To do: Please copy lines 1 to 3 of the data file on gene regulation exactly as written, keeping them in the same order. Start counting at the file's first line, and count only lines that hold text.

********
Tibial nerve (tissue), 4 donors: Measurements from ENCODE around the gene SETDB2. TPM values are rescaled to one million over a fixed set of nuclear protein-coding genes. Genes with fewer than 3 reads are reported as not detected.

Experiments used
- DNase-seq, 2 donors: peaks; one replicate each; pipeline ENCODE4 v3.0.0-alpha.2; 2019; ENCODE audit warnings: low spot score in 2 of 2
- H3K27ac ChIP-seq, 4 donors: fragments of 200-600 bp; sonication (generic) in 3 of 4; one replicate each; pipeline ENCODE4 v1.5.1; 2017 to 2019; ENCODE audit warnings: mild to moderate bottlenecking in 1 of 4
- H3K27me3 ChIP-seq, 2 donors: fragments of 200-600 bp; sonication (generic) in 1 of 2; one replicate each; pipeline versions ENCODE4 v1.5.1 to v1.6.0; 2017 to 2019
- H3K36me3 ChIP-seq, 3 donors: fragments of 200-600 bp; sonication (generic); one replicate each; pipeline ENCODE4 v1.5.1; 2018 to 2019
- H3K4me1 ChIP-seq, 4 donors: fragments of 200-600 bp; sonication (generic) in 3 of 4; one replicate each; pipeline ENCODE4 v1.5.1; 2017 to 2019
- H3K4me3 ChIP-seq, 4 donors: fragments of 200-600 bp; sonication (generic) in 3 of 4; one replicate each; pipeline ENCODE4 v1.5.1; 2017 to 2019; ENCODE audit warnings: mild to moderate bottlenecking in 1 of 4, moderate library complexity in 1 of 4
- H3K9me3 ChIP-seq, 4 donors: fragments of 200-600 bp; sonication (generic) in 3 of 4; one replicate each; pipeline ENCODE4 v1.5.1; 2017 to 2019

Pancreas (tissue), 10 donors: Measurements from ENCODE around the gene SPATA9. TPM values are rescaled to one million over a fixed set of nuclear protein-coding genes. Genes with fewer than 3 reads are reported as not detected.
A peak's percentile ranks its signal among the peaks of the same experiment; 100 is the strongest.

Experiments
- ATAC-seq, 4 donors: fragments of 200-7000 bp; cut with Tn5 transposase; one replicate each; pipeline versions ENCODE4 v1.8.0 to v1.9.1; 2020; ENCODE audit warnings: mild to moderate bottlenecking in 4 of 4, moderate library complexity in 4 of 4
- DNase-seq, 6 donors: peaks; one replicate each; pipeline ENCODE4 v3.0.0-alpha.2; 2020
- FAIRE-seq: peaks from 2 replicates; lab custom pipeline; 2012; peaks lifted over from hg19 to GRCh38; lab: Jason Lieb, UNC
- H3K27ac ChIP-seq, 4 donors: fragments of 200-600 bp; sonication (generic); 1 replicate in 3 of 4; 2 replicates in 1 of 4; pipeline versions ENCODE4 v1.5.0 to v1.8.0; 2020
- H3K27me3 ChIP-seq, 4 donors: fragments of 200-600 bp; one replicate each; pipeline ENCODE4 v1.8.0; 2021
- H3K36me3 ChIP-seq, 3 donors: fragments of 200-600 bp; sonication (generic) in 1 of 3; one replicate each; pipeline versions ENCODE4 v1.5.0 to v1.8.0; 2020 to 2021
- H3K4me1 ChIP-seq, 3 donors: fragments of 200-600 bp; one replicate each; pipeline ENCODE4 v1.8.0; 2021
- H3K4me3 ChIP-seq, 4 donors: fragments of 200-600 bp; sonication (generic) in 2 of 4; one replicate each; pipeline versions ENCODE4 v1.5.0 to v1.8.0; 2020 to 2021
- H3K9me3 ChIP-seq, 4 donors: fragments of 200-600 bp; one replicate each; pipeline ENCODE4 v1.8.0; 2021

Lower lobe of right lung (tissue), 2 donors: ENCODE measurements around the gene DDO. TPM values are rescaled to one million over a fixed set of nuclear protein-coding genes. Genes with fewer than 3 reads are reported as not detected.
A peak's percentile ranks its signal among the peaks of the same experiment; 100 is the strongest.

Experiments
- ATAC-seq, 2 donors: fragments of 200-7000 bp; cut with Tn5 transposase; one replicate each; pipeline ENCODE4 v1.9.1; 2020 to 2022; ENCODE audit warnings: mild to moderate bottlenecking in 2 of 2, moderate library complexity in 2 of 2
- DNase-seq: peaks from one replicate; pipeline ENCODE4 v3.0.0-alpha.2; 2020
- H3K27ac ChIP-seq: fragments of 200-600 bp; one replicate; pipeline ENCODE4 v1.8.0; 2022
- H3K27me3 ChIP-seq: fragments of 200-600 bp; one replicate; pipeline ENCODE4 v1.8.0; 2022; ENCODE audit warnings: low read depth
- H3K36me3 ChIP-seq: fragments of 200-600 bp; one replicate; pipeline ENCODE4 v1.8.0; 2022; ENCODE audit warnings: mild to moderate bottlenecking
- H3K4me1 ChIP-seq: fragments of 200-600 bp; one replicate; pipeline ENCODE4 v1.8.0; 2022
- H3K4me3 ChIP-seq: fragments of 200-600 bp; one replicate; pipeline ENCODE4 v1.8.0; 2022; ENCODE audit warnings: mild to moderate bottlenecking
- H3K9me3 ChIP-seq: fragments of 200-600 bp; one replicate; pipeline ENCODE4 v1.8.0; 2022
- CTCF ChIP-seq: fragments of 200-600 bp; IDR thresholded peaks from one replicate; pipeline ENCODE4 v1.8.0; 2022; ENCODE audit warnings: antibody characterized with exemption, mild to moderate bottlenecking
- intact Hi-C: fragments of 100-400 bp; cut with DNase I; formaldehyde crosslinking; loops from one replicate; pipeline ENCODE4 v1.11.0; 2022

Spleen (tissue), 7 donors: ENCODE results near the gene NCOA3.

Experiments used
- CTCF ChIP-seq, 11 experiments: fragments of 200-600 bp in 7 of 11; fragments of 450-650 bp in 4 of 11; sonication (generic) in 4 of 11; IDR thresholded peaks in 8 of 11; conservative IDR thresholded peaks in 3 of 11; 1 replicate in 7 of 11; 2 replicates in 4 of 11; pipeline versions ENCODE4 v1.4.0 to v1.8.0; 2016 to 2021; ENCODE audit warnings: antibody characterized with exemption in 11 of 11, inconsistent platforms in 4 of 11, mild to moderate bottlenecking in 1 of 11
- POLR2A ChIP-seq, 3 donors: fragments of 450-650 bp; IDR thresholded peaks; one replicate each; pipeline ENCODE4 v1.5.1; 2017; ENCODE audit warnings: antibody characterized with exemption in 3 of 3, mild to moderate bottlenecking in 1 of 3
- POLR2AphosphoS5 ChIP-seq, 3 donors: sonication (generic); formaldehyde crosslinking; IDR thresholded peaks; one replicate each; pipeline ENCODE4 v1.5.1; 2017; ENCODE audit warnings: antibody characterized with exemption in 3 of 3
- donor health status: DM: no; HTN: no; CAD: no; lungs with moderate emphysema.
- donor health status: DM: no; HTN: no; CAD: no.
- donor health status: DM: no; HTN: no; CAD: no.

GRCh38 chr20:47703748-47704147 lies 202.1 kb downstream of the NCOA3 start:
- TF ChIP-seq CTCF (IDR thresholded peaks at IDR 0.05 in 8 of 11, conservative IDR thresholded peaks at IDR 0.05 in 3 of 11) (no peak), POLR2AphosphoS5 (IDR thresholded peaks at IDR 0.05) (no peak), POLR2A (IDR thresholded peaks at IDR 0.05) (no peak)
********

Tibial nerve (tissue), 4 donors: Measurements from ENCODE around the gene SETDB2. TPM values are rescaled to one million over a fixed set of nuclear protein-coding genes. Genes with fewer than 3 reads are reported as not detected.

Experiments used
- DNase-seq, 2 donors: peaks; one replicate each; pipeline ENCODE4 v3.0.0-alpha.2; 2019; ENCODE audit warnings: low spot score in 2 of 2